Page Section: Left Content Column

Get Adobe Reader

Page Section: Centre Content Column

Multiple dispensing errors with repeat prescriptions but pharmacist could not be identified (01HDC11910)

Download Multiple dispensing errors with repeat prescriptions but pharmacist could not be identified (01HDC11910) (PDF 12Kb)

(01HDC11910, 31 May 2002)

Pharmacist ~ Pharmacy ~ Dispensing error ~ Standard Operating Procedures ~ Rights 4(1), 4(2)

A woman complained that pharmacy staff:

1)  dispensed her prescription for folic acid with the instruction that she take one tablet daily, when the prescription stated one tablet weekly;
2)  dispensed methotrexate with the instruction that she take one tablet weekly, when the prescription stated four tablets per week;
3)  dispensed Surgam tablets with the instructions "one tablet twice daily", even though the prescription stated "two tablets daily"; and
4)  incorrectly dispensed Premarin 0.625mg, instead of the prescribed 1.25mg.

The Commissioner stated that the identity of the dispensing pharmacist must be ascertainable, and highlighted the need for pharmacy staff to adhere to the pharmacy's SOPs, ensuring the prescriber's instructions are properly represented. Checks must occur with each new prescription. This is particularly important when prescriptions are presented as repeats, as these are generated automatically, and the opportunity to check may be reduced.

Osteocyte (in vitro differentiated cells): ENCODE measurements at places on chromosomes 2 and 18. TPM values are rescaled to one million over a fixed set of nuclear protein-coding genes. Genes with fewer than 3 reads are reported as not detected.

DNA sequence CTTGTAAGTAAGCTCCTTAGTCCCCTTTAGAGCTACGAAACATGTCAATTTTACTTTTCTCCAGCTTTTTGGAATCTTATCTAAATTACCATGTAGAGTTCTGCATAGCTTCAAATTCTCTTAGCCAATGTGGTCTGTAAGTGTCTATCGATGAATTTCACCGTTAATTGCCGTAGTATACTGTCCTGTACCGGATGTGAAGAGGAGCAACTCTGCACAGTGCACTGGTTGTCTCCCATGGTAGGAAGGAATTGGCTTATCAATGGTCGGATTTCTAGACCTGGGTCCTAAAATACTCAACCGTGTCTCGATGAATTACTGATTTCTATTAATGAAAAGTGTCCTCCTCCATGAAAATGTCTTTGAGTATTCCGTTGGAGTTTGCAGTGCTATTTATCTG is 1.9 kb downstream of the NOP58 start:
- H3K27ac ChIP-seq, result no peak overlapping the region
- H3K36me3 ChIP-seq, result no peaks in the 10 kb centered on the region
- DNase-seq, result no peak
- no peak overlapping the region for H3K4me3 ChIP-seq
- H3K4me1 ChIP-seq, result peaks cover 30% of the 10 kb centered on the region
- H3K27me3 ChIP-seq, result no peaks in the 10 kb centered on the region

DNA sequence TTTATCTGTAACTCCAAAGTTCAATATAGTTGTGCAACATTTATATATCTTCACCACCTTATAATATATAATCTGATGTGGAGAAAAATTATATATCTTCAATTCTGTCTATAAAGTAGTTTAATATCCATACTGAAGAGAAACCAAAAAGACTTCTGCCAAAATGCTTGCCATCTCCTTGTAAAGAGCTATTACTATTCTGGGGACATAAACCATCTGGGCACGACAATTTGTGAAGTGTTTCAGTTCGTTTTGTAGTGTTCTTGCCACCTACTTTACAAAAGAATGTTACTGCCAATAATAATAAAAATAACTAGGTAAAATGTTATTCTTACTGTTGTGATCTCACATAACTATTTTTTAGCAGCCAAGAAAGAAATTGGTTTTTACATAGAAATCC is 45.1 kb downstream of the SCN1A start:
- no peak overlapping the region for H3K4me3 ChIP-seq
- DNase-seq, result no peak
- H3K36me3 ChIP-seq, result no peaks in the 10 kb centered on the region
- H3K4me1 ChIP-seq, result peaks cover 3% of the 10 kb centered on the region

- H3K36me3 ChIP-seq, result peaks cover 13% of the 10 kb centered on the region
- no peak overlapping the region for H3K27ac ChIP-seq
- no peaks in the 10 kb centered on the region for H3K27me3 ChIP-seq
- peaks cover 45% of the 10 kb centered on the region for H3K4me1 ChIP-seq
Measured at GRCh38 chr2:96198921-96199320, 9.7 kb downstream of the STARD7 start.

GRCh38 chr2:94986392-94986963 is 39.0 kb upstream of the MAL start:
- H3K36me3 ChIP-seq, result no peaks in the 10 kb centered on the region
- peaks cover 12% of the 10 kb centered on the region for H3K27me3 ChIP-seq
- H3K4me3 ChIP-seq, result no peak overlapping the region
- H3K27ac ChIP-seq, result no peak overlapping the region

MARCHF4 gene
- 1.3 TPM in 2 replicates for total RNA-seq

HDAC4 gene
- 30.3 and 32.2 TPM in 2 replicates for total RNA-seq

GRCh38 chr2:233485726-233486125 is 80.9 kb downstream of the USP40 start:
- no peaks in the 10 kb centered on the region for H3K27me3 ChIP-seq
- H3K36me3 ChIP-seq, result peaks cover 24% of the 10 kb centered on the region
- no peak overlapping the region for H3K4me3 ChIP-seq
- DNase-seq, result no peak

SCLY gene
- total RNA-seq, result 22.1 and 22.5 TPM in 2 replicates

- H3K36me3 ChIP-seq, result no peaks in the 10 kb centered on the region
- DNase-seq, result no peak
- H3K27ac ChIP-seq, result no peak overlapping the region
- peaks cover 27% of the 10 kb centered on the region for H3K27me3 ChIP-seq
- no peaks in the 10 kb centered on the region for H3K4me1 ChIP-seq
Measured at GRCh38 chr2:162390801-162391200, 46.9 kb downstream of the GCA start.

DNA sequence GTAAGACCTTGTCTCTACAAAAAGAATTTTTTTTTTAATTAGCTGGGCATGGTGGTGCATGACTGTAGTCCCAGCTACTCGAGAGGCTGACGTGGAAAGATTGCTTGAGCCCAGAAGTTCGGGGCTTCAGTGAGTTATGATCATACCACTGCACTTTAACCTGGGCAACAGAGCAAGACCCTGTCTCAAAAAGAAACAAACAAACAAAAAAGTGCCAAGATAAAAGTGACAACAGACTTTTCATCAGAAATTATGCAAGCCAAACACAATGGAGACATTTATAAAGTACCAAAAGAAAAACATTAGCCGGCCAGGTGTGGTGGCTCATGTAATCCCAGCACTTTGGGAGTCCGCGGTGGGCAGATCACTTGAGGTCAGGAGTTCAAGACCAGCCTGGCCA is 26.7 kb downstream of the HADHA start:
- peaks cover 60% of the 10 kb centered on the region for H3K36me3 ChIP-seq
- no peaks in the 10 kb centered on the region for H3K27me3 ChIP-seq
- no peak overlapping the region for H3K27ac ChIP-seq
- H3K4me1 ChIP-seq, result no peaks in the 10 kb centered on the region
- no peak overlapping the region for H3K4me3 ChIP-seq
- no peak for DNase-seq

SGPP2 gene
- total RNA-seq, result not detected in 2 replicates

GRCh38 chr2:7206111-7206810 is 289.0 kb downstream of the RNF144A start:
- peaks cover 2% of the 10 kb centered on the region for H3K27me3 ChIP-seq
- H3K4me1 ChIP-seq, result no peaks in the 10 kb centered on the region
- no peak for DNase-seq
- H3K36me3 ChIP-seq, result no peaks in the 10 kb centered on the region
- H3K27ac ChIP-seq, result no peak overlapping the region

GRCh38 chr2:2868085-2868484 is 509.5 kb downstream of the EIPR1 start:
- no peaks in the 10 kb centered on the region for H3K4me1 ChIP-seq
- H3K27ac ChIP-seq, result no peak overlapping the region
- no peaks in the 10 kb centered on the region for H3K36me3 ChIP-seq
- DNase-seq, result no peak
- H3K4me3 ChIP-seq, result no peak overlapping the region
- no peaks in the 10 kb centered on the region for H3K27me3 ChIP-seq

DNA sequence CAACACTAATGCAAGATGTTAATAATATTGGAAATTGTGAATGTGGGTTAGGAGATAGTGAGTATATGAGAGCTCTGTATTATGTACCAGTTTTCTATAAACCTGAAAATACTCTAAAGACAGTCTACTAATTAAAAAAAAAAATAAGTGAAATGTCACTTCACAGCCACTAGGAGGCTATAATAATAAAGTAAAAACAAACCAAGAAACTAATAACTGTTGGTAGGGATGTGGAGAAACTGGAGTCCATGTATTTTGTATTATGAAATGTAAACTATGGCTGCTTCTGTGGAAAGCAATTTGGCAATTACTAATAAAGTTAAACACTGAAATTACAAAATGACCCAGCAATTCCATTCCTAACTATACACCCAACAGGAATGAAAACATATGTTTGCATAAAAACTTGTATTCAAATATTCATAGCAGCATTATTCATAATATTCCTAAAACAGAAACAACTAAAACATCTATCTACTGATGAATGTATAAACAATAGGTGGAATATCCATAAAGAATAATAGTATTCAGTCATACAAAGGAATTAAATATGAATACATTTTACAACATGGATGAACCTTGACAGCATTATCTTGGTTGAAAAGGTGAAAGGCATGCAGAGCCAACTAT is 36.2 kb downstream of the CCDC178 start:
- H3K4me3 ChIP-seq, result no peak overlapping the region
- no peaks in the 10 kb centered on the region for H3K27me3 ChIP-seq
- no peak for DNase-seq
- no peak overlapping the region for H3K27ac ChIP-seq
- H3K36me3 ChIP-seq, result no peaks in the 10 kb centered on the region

The identity of the dispensing pharmacist was not established. The key issue was how the dispensing error occurred. It was held that:

1)  the manager of the pharmacy breached Rights 4(1) and 4(2) by not ensuring that there was a means of establishing the identity of the dispensing pharmacist, through the signing of the prescriptions by dispensing staff, and by failing to take appropriate steps to minimise the risk of repetition of errors;
2)  the pharmacist breached Rights 4(1) and 4(2) because:
(a)  she incorrectly dispensed the woman's medication in that she labelled the medication correctly but supplied the incorrect strength;
(b)  she did not sign the woman's Premarin prescription;
(c)  it could be established on the balance of probabilities that she failed to initial, and failed to correctly label, the woman's Surgam prescriptions; and
(d)  she failed to inform herself about the relevant SOPs at the pharmacy, and failed to sign her prescriptions; and
3)  the pharmacy breached Rights 4(1) and 4(2) by failing to ensure that the systems in place were operating effectively to minimise the risk of repeat errors in that:
(a)  it failed to properly identify the dispensing pharmacist;
(b)  it failed to check the labelling of prescriptions; and
(c)  the quality of the incident reports, and the investigation into the incidents, was poor.

 

Page Section: Right Content Column

Quicklinks